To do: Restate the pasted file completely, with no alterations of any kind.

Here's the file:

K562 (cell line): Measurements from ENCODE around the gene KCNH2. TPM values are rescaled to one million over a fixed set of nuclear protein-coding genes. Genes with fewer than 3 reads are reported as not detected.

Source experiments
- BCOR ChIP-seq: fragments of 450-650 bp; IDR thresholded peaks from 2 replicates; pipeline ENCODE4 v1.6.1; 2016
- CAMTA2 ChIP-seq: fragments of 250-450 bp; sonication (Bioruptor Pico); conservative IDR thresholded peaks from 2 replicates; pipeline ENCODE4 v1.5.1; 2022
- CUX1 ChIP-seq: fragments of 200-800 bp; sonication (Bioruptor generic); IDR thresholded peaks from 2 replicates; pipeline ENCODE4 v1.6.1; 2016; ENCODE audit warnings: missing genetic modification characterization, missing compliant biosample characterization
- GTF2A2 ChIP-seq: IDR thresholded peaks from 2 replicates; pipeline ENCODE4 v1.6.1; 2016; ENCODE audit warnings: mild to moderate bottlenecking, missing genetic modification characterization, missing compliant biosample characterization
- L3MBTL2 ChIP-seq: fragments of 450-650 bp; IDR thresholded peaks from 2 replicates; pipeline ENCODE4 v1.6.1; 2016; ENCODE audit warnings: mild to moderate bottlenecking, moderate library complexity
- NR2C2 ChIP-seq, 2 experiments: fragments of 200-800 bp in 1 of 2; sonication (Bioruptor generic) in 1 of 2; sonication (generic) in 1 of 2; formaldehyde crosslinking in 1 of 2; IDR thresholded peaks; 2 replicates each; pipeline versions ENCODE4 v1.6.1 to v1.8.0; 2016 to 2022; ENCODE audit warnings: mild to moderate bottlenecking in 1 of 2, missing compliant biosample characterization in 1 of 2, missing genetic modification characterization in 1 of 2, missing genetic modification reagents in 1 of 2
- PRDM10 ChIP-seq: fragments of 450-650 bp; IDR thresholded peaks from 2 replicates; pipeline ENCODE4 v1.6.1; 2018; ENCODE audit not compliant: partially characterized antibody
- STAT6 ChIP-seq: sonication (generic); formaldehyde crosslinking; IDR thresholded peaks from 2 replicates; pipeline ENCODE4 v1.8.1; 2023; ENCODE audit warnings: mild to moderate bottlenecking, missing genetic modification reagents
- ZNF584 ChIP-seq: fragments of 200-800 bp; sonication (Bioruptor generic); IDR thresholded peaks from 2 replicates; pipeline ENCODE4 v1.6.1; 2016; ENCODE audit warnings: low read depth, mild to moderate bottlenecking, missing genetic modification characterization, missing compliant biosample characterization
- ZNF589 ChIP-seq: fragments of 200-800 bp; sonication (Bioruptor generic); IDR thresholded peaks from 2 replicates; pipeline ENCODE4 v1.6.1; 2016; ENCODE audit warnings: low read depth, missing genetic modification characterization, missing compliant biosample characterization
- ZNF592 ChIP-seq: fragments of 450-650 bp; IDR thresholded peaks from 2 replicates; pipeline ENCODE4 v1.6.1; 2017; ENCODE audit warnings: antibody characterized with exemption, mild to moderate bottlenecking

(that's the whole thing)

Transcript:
K562 (cell line): Measurements from ENCODE around the gene KCNH2. TPM values are rescaled to one million over a fixed set of nuclear protein-coding genes. Genes with fewer than 3 reads are reported as not detected.

Source experiments
- BCOR ChIP-seq: fragments of 450-650 bp; IDR thresholded peaks from 2 replicates; pipeline ENCODE4 v1.6.1; 2016
- CAMTA2 ChIP-seq: fragments of 250-450 bp; sonication (Bioruptor Pico); conservative IDR thresholded peaks from 2 replicates; pipeline ENCODE4 v1.5.1; 2022
- CUX1 ChIP-seq: fragments of 200-800 bp; sonication (Bioruptor generic); IDR thresholded peaks from 2 replicates; pipeline ENCODE4 v1.6.1; 2016; ENCODE audit warnings: missing genetic modification characterization, missing compliant biosample characterization
- GTF2A2 ChIP-seq: IDR thresholded peaks from 2 replicates; pipeline ENCODE4 v1.6.1; 2016; ENCODE audit warnings: mild to moderate bottlenecking, missing genetic modification characterization, missing compliant biosample characterization
- L3MBTL2 ChIP-seq: fragments of 450-650 bp; IDR thresholded peaks from 2 replicates; pipeline ENCODE4 v1.6.1; 2016; ENCODE audit warnings: mild to moderate bottlenecking, moderate library complexity
- NR2C2 ChIP-seq, 2 experiments: fragments of 200-800 bp in 1 of 2; sonication (Bioruptor generic) in 1 of 2; sonication (generic) in 1 of 2; formaldehyde crosslinking in 1 of 2; IDR thresholded peaks; 2 replicates each; pipeline versions ENCODE4 v1.6.1 to v1.8.0; 2016 to 2022; ENCODE audit warnings: mild to moderate bottlenecking in 1 of 2, missing compliant biosample characterization in 1 of 2, missing genetic modification characterization in 1 of 2, missing genetic modification reagents in 1 of 2
- PRDM10 ChIP-seq: fragments of 450-650 bp; IDR thresholded peaks from 2 replicates; pipeline ENCODE4 v1.6.1; 2018; ENCODE audit not compliant: partially characterized antibody
- STAT6 ChIP-seq: sonication (generic); formaldehyde crosslinking; IDR thresholded peaks from 2 replicates; pipeline ENCODE4 v1.8.1; 2023; ENCODE audit warnings: mild to moderate bottlenecking, missing genetic modification reagents
- ZNF584 ChIP-seq: fragments of 200-800 bp; sonication (Bioruptor generic); IDR thresholded peaks from 2 replicates; pipeline ENCODE4 v1.6.1; 2016; ENCODE audit warnings: low read depth, mild to moderate bottlenecking, missing genetic modification characterization, missing compliant biosample characterization
- ZNF589 ChIP-seq: fragments of 200-800 bp; sonication (Bioruptor generic); IDR thresholded peaks from 2 replicates; pipeline ENCODE4 v1.6.1; 2016; ENCODE audit warnings: low read depth, missing genetic modification characterization, missing compliant biosample characterization
- ZNF592 ChIP-seq: fragments of 450-650 bp; IDR thresholded peaks from 2 replicates; pipeline ENCODE4 v1.6.1; 2017; ENCODE audit warnings: antibody characterized with exemption, mild to moderate bottlenecking